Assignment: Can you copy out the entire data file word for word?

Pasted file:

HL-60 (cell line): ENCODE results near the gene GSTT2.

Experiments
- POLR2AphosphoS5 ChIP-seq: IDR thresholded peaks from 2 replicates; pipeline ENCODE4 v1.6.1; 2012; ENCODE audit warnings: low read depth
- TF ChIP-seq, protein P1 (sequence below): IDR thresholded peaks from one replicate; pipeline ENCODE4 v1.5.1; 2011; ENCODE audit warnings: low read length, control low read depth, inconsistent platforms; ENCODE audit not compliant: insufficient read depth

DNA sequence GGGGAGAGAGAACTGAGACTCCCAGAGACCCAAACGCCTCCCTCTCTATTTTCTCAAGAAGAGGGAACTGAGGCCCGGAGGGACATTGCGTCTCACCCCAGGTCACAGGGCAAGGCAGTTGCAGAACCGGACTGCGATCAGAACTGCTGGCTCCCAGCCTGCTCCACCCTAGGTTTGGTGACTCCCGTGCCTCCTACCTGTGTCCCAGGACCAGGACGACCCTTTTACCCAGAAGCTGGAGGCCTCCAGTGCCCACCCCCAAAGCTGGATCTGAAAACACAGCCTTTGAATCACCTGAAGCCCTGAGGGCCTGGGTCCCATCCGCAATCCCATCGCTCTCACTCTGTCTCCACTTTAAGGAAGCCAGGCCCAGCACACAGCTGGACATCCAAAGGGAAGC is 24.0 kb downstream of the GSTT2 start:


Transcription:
HL-60 (cell line): ENCODE results near the gene GSTT2.

Experiments
- POLR2AphosphoS5 ChIP-seq: IDR thresholded peaks from 2 replicates; pipeline ENCODE4 v1.6.1; 2012; ENCODE audit warnings: low read depth
- TF ChIP-seq, protein P1 (sequence below): IDR thresholded peaks from one replicate; pipeline ENCODE4 v1.5.1; 2011; ENCODE audit warnings: low read length, control low read depth, inconsistent platforms; ENCODE audit not compliant: insufficient read depth

DNA sequence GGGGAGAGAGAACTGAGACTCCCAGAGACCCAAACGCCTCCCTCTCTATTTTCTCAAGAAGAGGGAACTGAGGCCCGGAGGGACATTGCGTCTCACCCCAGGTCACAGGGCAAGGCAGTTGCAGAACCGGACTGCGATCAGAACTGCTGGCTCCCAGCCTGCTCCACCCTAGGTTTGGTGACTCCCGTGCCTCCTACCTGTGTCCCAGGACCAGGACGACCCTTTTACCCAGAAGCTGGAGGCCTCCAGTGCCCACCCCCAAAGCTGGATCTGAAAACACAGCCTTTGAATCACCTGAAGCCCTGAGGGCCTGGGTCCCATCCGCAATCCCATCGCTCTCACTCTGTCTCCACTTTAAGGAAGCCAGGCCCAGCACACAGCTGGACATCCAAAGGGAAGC is 24.0 kb downstream of the GSTT2 start: